Review: Discordia

Discordia, by Laurie Penny and Molly Crabapple, Vintage 2012.

With Greece collapsing in agonisingly slow motion over the past few years, it was inevitable that a slew of books would come along to chronicle the demise of the birthplace of democracy. Discordia, a collaboration between the English journalist Laurie Penny and the American illustrator Molly Crabapple, manages to avoid the usual journalistic cliches of Greek tragedy and Trojan horses, bringing us right into contemporary Athens with a lavishly illustrated gonzo snapshot of the crisis on the ground.

This summer, the two visited Athens for a week, encountering activists, anarchists, journalists, immigrants, fascists, and a host of others. Discordia records that trip in a pacey hundred pages (or rather e-pages, the book is only available in digital format), with Penny’s prose descriptions interspersed with Crabapple’s gorgeous neo-Victorian illustrations. Each picture is accompanied with a line from Athens’ graffiti, by turns poignant and defiant.

The Greece that emerges in Discordia is, unsurprisingly, a complex, and complicated one. The stories of violence against immigrants from the fascist Golden Dawn party are truly chilling, a reminder that economic insecurity brings some truly ugly social consequences with it. The news reported by Penny that up to 50% of Athenian police may have voted for the Holocaust-denying thugs in this year’s elections is disturbing in the extreme.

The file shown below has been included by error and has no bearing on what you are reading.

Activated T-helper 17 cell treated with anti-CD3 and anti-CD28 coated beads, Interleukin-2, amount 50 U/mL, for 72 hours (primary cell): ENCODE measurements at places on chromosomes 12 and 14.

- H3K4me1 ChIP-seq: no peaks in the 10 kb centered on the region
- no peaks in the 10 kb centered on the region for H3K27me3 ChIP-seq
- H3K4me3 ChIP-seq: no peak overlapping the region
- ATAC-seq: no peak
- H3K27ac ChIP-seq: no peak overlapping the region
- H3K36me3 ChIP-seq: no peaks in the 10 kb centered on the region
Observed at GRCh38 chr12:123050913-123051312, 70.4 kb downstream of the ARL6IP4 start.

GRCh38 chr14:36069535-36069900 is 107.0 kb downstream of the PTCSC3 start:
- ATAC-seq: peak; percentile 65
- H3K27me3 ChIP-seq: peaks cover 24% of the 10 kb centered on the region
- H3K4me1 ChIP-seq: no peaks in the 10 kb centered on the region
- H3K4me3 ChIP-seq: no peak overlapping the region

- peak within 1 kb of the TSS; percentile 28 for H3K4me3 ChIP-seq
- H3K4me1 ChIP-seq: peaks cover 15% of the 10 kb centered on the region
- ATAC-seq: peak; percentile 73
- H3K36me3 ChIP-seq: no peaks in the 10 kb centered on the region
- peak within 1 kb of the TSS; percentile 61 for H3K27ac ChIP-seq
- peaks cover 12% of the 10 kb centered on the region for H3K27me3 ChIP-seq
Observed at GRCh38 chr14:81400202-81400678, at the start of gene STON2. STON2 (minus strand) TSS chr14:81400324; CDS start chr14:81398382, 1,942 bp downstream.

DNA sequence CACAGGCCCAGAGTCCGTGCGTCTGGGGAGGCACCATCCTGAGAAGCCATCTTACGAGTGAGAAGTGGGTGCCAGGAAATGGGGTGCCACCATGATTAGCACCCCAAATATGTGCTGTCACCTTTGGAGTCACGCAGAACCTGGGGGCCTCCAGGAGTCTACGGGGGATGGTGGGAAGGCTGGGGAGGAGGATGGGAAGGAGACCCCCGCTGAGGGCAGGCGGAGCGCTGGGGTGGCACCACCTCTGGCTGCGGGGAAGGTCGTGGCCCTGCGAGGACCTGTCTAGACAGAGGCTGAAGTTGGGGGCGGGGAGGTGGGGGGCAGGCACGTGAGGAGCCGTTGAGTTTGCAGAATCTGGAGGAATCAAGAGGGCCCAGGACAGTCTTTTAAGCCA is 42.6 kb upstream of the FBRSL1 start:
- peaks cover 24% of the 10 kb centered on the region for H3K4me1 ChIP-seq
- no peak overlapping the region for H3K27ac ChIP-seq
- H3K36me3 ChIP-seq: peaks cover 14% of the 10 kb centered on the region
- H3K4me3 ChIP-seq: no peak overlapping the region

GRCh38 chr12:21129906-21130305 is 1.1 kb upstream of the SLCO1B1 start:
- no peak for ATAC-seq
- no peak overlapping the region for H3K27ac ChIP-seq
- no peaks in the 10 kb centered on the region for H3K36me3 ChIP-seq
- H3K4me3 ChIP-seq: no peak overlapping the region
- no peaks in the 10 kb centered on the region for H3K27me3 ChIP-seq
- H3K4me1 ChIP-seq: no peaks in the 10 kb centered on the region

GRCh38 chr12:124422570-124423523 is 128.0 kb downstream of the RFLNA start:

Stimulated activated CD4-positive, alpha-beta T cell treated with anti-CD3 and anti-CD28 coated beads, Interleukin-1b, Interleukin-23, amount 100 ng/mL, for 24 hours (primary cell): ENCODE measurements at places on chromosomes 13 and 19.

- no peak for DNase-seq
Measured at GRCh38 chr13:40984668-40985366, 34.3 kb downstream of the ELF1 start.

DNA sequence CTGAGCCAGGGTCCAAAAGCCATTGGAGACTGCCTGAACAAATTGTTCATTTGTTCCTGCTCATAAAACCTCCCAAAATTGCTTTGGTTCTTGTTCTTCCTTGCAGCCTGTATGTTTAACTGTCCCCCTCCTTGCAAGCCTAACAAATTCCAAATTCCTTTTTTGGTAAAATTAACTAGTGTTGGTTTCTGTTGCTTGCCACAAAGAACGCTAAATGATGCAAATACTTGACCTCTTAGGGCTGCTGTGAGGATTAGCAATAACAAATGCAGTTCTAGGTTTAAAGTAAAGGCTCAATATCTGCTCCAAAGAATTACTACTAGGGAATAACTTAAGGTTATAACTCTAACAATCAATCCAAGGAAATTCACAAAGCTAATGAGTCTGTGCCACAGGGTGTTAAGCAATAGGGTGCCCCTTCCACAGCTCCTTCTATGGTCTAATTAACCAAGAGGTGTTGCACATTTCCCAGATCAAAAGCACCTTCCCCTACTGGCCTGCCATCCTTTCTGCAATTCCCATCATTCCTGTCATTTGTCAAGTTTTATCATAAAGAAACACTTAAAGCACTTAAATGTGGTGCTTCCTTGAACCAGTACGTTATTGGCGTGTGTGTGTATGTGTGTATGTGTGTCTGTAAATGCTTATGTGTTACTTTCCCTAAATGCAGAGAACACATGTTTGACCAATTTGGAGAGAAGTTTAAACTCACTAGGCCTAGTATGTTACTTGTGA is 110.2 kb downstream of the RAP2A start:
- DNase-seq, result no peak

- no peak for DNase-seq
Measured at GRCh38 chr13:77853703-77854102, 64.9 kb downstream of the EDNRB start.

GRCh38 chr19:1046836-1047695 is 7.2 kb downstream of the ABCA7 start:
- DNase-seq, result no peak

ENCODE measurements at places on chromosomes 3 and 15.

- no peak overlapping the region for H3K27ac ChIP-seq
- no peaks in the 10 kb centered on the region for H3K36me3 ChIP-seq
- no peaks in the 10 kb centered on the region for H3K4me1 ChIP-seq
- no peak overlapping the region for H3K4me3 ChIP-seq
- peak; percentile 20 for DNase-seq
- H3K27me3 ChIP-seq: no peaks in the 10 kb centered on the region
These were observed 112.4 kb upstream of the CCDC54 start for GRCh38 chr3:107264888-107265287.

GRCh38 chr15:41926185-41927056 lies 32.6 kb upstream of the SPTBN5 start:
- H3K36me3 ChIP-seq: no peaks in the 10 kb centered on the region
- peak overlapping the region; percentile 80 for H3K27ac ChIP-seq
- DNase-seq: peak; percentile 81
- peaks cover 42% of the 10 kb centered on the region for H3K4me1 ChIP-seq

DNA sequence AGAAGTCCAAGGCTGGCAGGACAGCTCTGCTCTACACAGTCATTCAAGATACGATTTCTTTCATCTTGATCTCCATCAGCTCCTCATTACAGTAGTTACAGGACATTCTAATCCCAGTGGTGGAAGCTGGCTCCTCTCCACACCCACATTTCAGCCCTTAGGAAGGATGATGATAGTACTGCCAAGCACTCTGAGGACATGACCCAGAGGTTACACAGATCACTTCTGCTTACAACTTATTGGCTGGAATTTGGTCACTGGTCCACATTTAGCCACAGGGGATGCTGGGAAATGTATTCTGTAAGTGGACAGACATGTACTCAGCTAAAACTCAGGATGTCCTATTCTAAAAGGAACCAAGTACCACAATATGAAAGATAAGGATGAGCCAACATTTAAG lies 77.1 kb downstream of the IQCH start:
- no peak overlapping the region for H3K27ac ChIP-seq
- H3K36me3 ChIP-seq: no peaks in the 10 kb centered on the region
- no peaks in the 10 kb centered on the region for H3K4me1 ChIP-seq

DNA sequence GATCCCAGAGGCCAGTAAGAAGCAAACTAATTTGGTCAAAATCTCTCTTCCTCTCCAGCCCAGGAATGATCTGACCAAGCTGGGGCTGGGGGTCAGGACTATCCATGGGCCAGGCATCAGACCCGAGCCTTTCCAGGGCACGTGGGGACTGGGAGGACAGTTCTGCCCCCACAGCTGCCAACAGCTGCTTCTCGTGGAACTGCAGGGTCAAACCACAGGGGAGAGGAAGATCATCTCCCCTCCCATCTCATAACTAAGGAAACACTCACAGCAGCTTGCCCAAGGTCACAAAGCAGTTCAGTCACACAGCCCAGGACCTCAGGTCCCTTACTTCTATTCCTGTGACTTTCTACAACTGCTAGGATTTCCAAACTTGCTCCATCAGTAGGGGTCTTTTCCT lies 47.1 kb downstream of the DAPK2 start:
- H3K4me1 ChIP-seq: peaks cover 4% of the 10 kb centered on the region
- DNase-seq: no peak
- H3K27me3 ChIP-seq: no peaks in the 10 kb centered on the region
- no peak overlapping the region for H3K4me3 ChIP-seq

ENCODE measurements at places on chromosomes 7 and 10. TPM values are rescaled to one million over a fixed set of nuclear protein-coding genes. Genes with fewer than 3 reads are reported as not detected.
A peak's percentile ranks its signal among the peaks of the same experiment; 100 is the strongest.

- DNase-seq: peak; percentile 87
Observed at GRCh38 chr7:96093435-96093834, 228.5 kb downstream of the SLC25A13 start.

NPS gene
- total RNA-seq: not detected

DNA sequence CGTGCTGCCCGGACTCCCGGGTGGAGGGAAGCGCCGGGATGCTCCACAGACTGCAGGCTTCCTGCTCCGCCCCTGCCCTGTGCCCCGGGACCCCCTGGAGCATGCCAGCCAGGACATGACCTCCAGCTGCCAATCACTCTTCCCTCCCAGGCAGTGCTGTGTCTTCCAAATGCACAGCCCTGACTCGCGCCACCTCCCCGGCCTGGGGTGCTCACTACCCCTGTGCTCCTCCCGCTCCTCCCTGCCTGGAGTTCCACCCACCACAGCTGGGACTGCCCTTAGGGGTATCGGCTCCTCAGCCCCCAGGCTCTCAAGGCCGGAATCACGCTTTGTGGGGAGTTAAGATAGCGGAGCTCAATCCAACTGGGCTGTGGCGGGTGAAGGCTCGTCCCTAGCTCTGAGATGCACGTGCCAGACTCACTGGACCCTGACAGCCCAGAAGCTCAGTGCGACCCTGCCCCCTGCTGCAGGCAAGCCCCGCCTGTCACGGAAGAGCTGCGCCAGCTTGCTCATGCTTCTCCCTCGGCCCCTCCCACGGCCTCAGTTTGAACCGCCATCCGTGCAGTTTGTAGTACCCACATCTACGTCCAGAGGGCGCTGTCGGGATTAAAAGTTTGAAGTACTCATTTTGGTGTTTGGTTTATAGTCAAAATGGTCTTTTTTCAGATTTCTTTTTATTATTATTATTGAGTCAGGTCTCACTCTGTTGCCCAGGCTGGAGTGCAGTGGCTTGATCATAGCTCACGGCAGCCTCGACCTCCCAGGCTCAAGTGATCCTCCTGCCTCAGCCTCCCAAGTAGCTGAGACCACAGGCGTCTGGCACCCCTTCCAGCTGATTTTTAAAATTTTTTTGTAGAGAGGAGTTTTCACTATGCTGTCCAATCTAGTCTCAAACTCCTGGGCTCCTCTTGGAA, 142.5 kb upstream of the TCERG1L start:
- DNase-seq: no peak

Other vignettes are less violent but equally confronting. At one point, Penny has her anti-anxiety medication stolen, bringing us face to face with the ballooning mental health problems of the bankrupt country. Black market anti-anxiety medication, we are told, is more expensive than illegal drugs like ecstasy.

As committed Leftists, Penny and Crabapple take a good, hard look at the Greek left. The aganaktismenoi “indignants” movement of 2011 appears to have largely dissipated by the time the authors arrived in Athens in summer 2012, broken apart by force by the police. Though the socialist party SYRIZA came within a hair’s breadth of winning the second election this year, the portrait of the Greek left is a demoralised one, unable to effect meaningful change and struggling in the fight against the Golden Dawn menace and indeed simply everyday survival. Penny pulls no punches in describing the malaise of political journalism, the depth of collaboration with the powers that be that have left the profession without much respect from anyone, anywhere.

Some of the strongest bits of the book are when Penny and Crabapple take the lens off the Greeks and get caught up talking about their own working processes as artist and journalist, reflecting on what it means to be a young woman trying to create art and social change in a still patriarchal world. “People don’t want women with swagger,” says Penny, but swagger these two certainly do.

If you want to learn about the political and economic roots of the Greek crisis, this is not the book for you. You certainly won’t find patient historical documentation, or nuanced political analysis. But these are not nuanced times – Greece is in deep trouble. Discordia is, by its own admission, a partial take on the problems facing the Hellenic state and its people. But its heady brew of journalistic reportage, theoretical reflection, graphic novel and travelogue hits just the right spot. Highly worth spending a week in the Athenian sun with.